• A review of literature was performed in 2009 to summarize scientific reports on epidemiology and pathogenesis of the HGV infection and its exposure through hemodialysis.[ncbi.nlm.nih.gov]
Sex distribution
Age distribution


  • Prevention Since hepatitis G is a blood-borne infection, prevention relies on avoiding any possible contact with contaminated blood. Drug users should not share needles, syringes, or other equipment.[web.archive.org]
  • Ribavirin Combination of interferon and ribavirin Treatment Prevention: Absence of vaccine or any other specific prevention method. Non-specific prevention is used. Prevent sharing of personal items that might contain contaminated blood. Prevention[authorstream.com]
  • Assessing missed opportunities for prevention.[cdc.gov]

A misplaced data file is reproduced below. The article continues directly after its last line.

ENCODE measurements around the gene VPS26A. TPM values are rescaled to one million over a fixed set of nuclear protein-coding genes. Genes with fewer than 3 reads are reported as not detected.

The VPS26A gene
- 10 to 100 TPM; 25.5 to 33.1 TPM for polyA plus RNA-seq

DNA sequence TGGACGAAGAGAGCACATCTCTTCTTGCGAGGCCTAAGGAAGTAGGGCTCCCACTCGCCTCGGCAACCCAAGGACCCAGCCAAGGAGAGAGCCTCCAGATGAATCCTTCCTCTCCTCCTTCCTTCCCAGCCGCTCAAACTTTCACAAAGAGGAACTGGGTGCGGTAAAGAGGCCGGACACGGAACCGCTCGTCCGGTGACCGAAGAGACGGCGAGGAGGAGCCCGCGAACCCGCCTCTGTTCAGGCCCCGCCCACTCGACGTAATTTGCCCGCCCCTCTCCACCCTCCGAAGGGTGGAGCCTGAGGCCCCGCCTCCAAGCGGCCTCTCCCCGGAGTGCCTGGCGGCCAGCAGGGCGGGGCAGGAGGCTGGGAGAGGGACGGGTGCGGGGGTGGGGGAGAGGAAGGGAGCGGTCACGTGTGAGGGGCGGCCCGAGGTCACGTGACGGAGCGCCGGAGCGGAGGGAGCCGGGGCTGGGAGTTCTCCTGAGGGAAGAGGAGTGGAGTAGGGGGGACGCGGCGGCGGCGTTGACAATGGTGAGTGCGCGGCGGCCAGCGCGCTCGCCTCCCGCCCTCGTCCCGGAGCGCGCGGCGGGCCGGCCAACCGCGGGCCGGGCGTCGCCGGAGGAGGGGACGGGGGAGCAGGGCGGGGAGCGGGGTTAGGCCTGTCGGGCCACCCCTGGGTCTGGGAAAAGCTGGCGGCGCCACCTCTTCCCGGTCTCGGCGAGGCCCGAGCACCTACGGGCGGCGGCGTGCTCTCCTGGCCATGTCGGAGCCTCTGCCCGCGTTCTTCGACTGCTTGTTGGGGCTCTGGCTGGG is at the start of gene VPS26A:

Ask Question

5000 Characters left Format the text using: # Heading, **bold**, _italic_. HTML code is not allowed.
By publishing this question you agree to the TOS and Privacy policy.
• Use a precise title for your question.
• Ask a specific question and provide age, sex, symptoms, type and duration of treatment.
• Respect your own and other people's privacy, never post full names or contact information.
• Inappropriate questions will be deleted.
• In urgent cases contact a physician, visit a hospital or call an emergency service!